"Lady Justice" Book Talk
with Author Dahlia Lithwick
Monday, January 23, 2023
6:30 - 7:30 p.m.
Location: Room 200
This event will be live streamed and people can join remotely
Attendance is free but registration is required
Join the Women's Leadership Initiative, The Women's Law Caucus, and author Dahlia Lithwick, to discuss the new book, "Lady Justice: Women, the Law, and the Battle to Save America," and the impact of women in the law on modern American history. Dahlia Lithwick is a senior editor at Slate and, in that capacity, has been writing their Supreme Court Dispatches and Jurisprudence columns since 1999. Her new book, Lady Justice, published by Penguin Press (September 2022) was a New York Times bestseller.
About Dahlia Lithwick
Dahlia Lithwick is a regular contributor at MSNBC and a senior editor at Slate. Her work has appeared in the New York Times, Harper’s, The New Yorker, The Washington Post, The New Republic, and Commentary, among other places. She is host of Amicus, Slate’s award-winning biweekly podcast about the law and the Supreme Court.
In 2018, Lithwick received the American Constitution Society’s Progressive Champion Award, and the Hillman Prize for Opinion and Analysis. Lithwick won a 2013 National Magazine Award for her columns on the Affordable Care Act. She has been twice awarded an Online Journalism Award for her legal commentary. She was inducted into the American Academy of Arts and Sciences in October, 2018. In 2021, she was a recipient of the Women’s Media Center’s Exceptional Journalism Awards. In 2021 she won a Gracie Award for Amicus Presents: The Class of RBG, which featured the last in-person audio interview with Ruth Bader Ginsburg.
Lithwick has held visiting faculty positions at the University of Georgia Law School, the University of Virginia School of Law, and the Hebrew University Law School in Jerusalem. She was the first online journalist invited to be on the Reporters Committee for the Freedom of the Press. She has testified before Congress about access to justice in the era of the Roberts Court and how MeToo impacts federal judicial law clerks. She has appeared on CNN, ABC, The Colbert Report, the Daily Show and is a frequent guest on The Rachel Maddow Show.
Lithwick earned her BA in English from Yale University and her JD degree from Stanford University. Her new book, Lady Justice, published by Penguin Press (September 2022), has already received rave reviews from the New York Times, the Boston Globe, among others. She is co-author of Me Versus Everybody (Workman Press, 2006) (with Brandt Goldstein) and of I Will Sing Life (Little, Brown 1992) (with Larry Berger). Her work has been featured in numerous anthologies including Jewish Jocks (2012), What My Mother Gave Me: Thirty-one Women on the Gifts That Mattered Most (2013), About What was Lost (2006); A Good Quarrel (2009); Going Rouge: Sarah Palin, An American Nightmare (2009); and Thirty Ways of Looking at Hillary (2008).
About the Book
After the sudden shock of Donald Trump’s victory over Hillary Clinton in 2016, many Americans felt lost and uncertain. It was clear he and his administration were going to pursue a series of retrograde, devastating policies. What could be done?
Immediately, women lawyers all around the country, independently of each other, sprang into action, and they had a common goal: they weren’t going to stand by in the face of injustice, while Trump, Mitch McConnell, and the Republican party did everything in their power to remake the judiciary in their own conservative image. Over the next four years, the women worked tirelessly to hold the line against the most chaotic and malign presidency in living memory. There was Sally Yates, the acting attorney general of the United States, who refused to sign off on the Muslim travel ban. And Becca Heller, the founder of a refugee assistance program who brought the fight over the travel ban to the airports. And Roberta Kaplan, the famed commercial litigator, who sued the neo-Nazis in Charlottesville. And, of course, Stacey Abrams, whose efforts to protect the voting rights of millions of Georgians may well have been what won the Senate for the Democrats in 2020.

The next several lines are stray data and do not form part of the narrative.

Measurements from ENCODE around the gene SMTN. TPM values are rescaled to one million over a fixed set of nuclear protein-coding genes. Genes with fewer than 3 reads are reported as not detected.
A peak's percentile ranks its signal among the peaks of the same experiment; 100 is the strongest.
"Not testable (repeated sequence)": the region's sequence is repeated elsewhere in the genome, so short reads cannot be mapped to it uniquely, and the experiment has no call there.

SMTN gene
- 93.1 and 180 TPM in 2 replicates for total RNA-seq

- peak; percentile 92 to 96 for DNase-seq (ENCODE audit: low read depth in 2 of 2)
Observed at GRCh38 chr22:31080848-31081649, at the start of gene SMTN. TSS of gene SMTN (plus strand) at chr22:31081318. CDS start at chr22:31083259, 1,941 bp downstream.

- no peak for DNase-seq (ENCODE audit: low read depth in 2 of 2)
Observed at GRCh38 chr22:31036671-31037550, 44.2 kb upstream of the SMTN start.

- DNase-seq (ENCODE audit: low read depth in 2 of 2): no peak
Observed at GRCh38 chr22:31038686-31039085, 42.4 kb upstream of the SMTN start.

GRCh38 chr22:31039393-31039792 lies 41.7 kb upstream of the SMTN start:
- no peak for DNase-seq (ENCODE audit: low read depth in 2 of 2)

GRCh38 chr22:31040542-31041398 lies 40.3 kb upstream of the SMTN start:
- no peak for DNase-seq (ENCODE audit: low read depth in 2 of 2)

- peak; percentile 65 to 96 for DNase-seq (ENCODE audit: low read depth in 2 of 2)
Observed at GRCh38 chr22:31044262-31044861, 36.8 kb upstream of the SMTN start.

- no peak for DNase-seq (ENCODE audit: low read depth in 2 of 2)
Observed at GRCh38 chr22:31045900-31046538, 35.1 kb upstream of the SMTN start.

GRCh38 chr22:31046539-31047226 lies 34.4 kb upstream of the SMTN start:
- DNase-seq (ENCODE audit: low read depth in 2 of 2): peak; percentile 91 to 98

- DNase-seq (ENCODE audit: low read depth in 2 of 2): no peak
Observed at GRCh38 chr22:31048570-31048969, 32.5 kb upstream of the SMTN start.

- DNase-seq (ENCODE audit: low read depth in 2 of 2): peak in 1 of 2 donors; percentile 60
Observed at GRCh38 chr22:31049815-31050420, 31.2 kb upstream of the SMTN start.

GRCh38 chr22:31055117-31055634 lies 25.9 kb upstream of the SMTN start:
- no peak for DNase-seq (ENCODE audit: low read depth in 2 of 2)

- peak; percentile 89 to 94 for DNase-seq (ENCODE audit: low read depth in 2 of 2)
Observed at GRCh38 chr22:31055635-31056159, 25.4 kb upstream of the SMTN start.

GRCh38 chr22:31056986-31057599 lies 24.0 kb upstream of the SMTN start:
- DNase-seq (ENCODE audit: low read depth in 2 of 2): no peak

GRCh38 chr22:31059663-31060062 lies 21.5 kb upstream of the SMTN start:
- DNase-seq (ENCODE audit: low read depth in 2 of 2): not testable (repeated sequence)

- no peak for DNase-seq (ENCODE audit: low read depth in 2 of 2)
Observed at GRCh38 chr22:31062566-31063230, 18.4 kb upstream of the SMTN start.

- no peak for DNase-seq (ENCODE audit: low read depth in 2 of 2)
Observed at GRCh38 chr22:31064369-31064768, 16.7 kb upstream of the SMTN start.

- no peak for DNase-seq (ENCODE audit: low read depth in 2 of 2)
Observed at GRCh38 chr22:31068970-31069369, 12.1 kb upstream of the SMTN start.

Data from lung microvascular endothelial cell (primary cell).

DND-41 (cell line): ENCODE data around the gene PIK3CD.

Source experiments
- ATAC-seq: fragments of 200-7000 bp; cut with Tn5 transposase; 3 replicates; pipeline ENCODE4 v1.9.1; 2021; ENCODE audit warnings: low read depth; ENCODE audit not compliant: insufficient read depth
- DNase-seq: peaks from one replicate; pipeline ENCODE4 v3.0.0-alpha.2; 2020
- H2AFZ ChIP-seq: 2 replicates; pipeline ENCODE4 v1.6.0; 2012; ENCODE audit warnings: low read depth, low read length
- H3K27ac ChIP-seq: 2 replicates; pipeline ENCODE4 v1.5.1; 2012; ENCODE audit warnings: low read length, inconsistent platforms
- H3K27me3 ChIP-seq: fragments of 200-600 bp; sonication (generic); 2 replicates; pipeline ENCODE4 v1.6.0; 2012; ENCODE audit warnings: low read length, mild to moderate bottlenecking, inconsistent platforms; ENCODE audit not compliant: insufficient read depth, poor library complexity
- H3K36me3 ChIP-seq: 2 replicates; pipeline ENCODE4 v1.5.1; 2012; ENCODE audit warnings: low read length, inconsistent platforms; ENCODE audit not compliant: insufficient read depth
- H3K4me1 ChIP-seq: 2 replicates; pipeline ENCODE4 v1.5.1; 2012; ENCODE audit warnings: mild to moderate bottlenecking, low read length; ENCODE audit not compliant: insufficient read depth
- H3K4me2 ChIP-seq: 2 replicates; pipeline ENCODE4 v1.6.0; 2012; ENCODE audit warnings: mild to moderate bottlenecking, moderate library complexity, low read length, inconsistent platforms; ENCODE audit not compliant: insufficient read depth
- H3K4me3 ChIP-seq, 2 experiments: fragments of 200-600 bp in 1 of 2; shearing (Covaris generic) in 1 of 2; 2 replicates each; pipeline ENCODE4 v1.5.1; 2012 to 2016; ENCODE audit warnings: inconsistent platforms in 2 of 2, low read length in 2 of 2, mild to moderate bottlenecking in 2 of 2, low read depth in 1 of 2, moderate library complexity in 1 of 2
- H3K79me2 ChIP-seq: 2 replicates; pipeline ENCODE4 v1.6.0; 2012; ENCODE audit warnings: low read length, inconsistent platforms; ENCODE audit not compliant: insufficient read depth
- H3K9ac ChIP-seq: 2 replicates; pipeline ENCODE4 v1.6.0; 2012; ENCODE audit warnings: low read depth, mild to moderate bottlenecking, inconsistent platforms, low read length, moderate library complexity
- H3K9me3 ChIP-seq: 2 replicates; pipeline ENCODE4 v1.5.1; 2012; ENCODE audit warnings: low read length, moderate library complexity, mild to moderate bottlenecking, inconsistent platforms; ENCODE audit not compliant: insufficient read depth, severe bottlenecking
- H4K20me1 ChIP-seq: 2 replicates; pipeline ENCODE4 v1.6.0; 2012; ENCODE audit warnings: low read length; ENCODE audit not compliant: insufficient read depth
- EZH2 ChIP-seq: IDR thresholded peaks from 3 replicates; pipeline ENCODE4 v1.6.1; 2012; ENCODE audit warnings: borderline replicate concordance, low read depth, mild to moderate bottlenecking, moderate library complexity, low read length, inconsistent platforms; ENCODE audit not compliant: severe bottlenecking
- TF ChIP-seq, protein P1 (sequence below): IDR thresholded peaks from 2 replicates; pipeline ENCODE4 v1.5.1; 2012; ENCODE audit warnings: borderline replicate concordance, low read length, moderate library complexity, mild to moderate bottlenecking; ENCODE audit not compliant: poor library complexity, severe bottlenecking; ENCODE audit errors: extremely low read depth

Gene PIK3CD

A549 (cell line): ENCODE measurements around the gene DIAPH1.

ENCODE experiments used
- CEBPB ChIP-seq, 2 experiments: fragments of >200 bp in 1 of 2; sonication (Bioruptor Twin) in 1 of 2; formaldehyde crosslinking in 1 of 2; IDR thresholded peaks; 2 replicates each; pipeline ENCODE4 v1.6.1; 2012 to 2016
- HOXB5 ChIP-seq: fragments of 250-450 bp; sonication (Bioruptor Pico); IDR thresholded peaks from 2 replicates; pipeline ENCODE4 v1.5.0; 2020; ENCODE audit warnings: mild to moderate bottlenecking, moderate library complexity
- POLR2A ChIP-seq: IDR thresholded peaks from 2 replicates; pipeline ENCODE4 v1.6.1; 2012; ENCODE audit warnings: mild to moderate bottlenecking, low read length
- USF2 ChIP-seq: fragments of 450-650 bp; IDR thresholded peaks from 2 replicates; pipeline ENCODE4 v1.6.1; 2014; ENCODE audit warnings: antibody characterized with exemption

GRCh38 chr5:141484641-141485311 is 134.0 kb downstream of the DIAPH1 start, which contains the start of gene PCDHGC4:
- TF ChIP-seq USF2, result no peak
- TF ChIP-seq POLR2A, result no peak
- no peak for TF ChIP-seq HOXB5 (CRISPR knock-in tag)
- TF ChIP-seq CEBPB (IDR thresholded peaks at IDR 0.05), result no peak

These are just a handful of the stories Lithwick dramatizes in thrilling detail to tell a brand-new and deeply inspiring account of the Trump years. With unparalleled access to her subjects, she has written a luminous book, not about the villains of the Trump years, but about the heroes. And as the country confronts the news that the Supreme Court, which includes three Trump-appointed justices, will soon overturn Roe v. Wade, Lithwick shines a light on not only the major consequences of such a decision, but issues a clarion call to all who might, like the women in this book, feel the urgency to join the fight. A celebration of the tireless efforts, legal ingenuity, and indefatigable spirit of the women whose work all too often went unrecognized at the time, Lady Justice is destined to be treasured and passed from hand to hand for generations to come, not just among lawyers and law students, but among all optimistic and hopeful Americans.
About the Women's Leadership Initiative (WLI)
The Women’s Leadership Initiative at Albany Law School is both a reflection and amplification of the successes and achievements of Albany Law School alumnae who are committed to normalizing the success of women in leadership and the law. Through inclusive community-wide engagement and education, the Women’s Leadership Initiative recognizes the achievements of women lawyers in the past and fortifies our collective desire to further the advancements of the next generation of lawyers and leaders for a more equitable future.